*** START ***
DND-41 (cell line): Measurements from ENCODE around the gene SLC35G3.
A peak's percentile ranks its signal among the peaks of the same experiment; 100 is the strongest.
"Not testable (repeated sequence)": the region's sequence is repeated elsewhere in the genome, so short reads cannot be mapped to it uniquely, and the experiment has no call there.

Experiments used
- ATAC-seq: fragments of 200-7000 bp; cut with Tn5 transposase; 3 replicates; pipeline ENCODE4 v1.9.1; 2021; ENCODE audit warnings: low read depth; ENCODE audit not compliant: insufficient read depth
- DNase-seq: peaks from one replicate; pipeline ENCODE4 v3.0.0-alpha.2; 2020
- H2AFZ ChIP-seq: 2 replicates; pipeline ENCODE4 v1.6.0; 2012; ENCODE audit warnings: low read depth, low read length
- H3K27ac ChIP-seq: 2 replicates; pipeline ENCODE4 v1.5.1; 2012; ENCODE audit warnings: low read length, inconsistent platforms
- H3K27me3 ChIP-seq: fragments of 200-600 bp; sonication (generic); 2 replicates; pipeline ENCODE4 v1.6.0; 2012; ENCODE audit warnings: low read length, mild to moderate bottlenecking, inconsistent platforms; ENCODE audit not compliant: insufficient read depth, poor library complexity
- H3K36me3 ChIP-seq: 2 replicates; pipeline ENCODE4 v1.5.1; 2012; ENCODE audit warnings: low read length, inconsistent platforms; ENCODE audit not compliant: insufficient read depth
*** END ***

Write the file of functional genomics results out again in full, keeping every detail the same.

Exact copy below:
DND-41 (cell line): Measurements from ENCODE around the gene SLC35G3.
A peak's percentile ranks its signal among the peaks of the same experiment; 100 is the strongest.
"Not testable (repeated sequence)": the region's sequence is repeated elsewhere in the genome, so short reads cannot be mapped to it uniquely, and the experiment has no call there.

Experiments used
- ATAC-seq: fragments of 200-7000 bp; cut with Tn5 transposase; 3 replicates; pipeline ENCODE4 v1.9.1; 2021; ENCODE audit warnings: low read depth; ENCODE audit not compliant: insufficient read depth
- DNase-seq: peaks from one replicate; pipeline ENCODE4 v3.0.0-alpha.2; 2020
- H2AFZ ChIP-seq: 2 replicates; pipeline ENCODE4 v1.6.0; 2012; ENCODE audit warnings: low read depth, low read length
- H3K27ac ChIP-seq: 2 replicates; pipeline ENCODE4 v1.5.1; 2012; ENCODE audit warnings: low read length, inconsistent platforms
- H3K27me3 ChIP-seq: fragments of 200-600 bp; sonication (generic); 2 replicates; pipeline ENCODE4 v1.6.0; 2012; ENCODE audit warnings: low read length, mild to moderate bottlenecking, inconsistent platforms; ENCODE audit not compliant: insufficient read depth, poor library complexity
- H3K36me3 ChIP-seq: 2 replicates; pipeline ENCODE4 v1.5.1; 2012; ENCODE audit warnings: low read length, inconsistent platforms; ENCODE audit not compliant: insufficient read depth